US President Donald Trump affirms respect for the "One China" policy in his first conversation with China's leader since Trump's inauguration. The position acknowledges China's sovereignty over Taiwan.
Trump reaffirmed Washington's long-standing "one China policy" during a phone call with Chinese President Xi Jinping on Thursday evening.
Both the White House and the Chinese state broadcaster CCTV said the pair had spoken by phone, and that Trump had agreed to Xi's request to honor the policy. Maintaining the position means that the US is only able to have unofficial relations with the Taiwanese government.
According to the White House, the call was "extremely cordial." In the past, Trump has criticized China for its military buildup in the South China Sea, as well as alleged unfair trade practices.
The White House statement added that during the call, the two leaders "extended invitations to meet in their respective countries."
"Xi Jinping appreciates Trump's emphasis on the American government's commitment to the One China policy and pointed out that the One China principle is the political foundation of US-China relations," CCTV reported.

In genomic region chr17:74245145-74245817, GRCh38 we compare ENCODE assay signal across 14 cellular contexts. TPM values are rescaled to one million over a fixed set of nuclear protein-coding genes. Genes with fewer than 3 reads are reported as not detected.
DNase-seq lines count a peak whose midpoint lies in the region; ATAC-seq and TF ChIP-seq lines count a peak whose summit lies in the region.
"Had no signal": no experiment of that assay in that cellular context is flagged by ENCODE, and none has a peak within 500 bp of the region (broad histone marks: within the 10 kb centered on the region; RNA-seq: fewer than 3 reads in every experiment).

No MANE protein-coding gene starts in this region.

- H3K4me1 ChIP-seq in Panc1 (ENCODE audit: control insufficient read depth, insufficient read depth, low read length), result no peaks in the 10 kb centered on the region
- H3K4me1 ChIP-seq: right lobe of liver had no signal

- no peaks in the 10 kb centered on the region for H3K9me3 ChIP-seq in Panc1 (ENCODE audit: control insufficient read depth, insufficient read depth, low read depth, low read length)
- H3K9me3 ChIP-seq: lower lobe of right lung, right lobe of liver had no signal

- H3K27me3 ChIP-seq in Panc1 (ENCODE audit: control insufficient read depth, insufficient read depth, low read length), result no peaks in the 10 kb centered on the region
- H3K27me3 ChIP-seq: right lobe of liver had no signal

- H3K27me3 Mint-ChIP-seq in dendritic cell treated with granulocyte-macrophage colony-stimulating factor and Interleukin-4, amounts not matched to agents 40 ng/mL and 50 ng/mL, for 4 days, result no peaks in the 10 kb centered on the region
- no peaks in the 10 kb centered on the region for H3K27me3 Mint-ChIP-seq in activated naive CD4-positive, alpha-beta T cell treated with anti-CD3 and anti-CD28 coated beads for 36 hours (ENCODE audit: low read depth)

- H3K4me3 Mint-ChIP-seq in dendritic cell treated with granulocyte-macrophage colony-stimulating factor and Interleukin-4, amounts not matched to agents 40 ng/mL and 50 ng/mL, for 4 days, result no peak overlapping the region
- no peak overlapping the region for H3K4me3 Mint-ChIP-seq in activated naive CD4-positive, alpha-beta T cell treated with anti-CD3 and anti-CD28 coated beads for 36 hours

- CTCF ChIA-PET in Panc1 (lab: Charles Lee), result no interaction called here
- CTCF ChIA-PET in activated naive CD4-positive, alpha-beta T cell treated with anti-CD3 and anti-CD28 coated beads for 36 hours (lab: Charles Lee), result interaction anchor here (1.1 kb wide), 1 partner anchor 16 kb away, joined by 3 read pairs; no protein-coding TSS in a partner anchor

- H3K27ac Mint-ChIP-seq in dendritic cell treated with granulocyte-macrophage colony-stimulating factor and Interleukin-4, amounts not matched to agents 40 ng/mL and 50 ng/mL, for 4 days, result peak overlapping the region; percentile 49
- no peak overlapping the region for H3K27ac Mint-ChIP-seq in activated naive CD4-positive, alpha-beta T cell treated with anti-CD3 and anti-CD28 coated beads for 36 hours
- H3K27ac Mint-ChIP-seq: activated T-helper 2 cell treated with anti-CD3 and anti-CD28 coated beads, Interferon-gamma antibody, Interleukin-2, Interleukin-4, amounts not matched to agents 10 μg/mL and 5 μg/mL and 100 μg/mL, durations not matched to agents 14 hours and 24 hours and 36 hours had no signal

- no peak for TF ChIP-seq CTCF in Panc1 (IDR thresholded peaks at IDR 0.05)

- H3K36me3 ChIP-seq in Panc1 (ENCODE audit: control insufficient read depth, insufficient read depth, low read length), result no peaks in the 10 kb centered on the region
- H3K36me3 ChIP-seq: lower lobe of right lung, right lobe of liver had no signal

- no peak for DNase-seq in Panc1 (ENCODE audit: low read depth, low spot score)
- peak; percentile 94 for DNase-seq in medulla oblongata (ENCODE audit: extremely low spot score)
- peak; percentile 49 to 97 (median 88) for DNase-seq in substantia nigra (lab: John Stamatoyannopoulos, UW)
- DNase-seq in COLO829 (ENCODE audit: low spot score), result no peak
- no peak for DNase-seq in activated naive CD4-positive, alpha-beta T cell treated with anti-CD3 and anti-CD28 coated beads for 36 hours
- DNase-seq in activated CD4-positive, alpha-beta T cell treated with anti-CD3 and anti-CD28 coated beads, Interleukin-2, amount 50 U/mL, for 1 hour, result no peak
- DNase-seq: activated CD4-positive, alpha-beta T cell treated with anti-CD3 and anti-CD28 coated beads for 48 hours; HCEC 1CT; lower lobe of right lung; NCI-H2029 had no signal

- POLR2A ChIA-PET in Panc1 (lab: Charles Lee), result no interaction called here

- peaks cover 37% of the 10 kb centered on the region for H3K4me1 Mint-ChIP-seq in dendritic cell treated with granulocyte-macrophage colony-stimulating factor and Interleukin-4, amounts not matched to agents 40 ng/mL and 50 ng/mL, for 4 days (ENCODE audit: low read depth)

Taiwan later released a statement saying it was in its best interests to maintain good relations with the United States as well as with China.
Previous wavering on issue
Trump, who was inaugurated last month, had previously said his government did not necessarily have to stick to longstanding US policy with regard to Taiwan.
He also drew censure from Beijing for taking a phone call from Taiwanese President Tsai Ing-wen shortly after winning November's presidential election.
Under the "One China" policy, all countries seeking diplomatic relations with China must break off official relations with Taiwan, which Beijing regards as a breakaway province. Taiwanese authorities consider the island an independent country.
Washington shifted diplomatic recognition from self-governing Taiwan to China in 1979.
In an interview with "The Wall Street Journal" only last month, Trump said he would not support the "One China" stance before Beijing showed progress on its trade and currency practices.
rs, /gsw (AFP, AP, Reuters)